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Life is pretty good as a Chelsea fan at the moment as the Conte effect takes hold. Our traditional rivals have been stumbling and we top the table, something that seemed like a distant pipedream only a couple of months ago.

Since Antonio Conte switched to 3-4-3, Chelsea have seen vast improvements on the pitch, according to research carried out by SmartBets, the customisable odds comparison site powered by

This data may go back to the 18th of November but the victories over Tottenham and Manchester City have been anchored in the change in system by Antonio Conte and the passion of the team to carry it through.

The games against Spurs and Man City also saw the Blues show the character and desire to win that they have. Chelsea went a goal down in each of these games but powered back to take the game away from their rivals.

The Conte Effect

Smart Bets graphic on Conte effect

These stats show what we have seen on the pitch in stat form, we are stronger going forward and tighter defensively. Combine the two and you get a team that is hard to beat

Chelsea are down to an average of 52.6% in the possession statistics, but this shows that Conte’s side are doing more with the ball when they have it. Pass succession is up to 83.2% from 81% and their unpredictability is proving hard to handle.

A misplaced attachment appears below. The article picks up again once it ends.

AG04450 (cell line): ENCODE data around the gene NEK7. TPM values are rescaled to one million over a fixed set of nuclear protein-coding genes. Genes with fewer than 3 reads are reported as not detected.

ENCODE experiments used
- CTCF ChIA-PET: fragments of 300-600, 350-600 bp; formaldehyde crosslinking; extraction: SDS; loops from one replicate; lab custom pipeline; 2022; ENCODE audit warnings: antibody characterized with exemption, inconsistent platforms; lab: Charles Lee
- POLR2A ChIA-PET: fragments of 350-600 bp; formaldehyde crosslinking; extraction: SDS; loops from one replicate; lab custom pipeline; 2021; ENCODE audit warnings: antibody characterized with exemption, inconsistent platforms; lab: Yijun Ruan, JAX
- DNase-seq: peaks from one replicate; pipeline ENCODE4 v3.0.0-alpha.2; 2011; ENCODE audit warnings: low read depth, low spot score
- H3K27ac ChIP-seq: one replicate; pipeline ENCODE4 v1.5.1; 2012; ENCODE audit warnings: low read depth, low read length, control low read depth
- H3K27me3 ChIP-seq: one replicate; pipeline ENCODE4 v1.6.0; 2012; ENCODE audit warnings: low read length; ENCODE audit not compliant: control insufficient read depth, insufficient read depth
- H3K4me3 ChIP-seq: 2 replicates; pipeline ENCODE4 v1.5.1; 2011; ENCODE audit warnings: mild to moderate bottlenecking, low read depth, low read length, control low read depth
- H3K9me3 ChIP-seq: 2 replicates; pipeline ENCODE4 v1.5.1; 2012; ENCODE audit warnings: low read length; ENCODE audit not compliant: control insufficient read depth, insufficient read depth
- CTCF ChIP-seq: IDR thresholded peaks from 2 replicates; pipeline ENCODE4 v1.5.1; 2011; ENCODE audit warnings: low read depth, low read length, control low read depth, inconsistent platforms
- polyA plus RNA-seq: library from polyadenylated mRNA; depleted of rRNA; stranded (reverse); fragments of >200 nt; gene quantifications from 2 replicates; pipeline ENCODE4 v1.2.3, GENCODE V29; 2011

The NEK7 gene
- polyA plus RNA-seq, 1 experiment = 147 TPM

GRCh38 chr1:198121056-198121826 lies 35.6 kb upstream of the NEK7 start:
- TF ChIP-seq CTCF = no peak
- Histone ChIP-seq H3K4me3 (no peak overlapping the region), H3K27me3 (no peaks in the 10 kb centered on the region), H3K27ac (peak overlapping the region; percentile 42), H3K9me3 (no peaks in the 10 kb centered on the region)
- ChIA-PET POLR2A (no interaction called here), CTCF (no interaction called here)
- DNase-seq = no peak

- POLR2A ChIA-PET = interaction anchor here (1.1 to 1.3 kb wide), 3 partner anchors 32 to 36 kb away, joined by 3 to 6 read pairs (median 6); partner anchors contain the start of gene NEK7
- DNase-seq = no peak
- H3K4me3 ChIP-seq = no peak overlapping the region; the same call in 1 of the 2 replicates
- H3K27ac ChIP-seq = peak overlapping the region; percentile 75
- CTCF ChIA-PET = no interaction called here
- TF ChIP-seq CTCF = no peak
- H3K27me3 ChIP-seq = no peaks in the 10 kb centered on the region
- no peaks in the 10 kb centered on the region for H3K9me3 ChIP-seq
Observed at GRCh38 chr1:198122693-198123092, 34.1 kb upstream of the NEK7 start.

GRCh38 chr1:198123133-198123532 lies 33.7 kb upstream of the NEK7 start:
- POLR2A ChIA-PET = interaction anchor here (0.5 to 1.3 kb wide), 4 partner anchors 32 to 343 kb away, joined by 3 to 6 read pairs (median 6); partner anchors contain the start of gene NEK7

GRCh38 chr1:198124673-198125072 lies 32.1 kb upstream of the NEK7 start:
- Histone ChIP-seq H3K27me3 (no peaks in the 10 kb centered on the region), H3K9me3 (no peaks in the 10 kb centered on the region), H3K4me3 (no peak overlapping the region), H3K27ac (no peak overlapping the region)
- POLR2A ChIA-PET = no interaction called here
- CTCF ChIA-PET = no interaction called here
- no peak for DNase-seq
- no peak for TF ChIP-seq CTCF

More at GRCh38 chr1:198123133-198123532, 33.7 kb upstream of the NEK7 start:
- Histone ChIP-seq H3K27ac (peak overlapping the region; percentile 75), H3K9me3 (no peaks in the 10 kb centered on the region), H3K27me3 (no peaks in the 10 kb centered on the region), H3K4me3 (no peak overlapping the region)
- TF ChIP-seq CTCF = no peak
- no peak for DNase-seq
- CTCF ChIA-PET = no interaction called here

The inclusion on wing-backs Victor Moses and Marcos Alonso allows Eden Hazard more freedom and Chelsea have completed an average of 15.1 dribbles per game using the new formation, which is the second highest in the Premier League.

An average of 66.2 direct balls per game is already higher than the 62.5 accumulated during the start of the season and the Blues are topping the table in most goals from open play.

Conte has brought defensive solidity to Stamford Bridge with his side conceding just 8.4 shots per game, compared to last season’s 12.7.  They’re also averaging 21.8 tackles and 17.2 important interceptions since reverting to 3-4-3 – which is considerably higher than last season and the first six matches.

Long live the Conte effect


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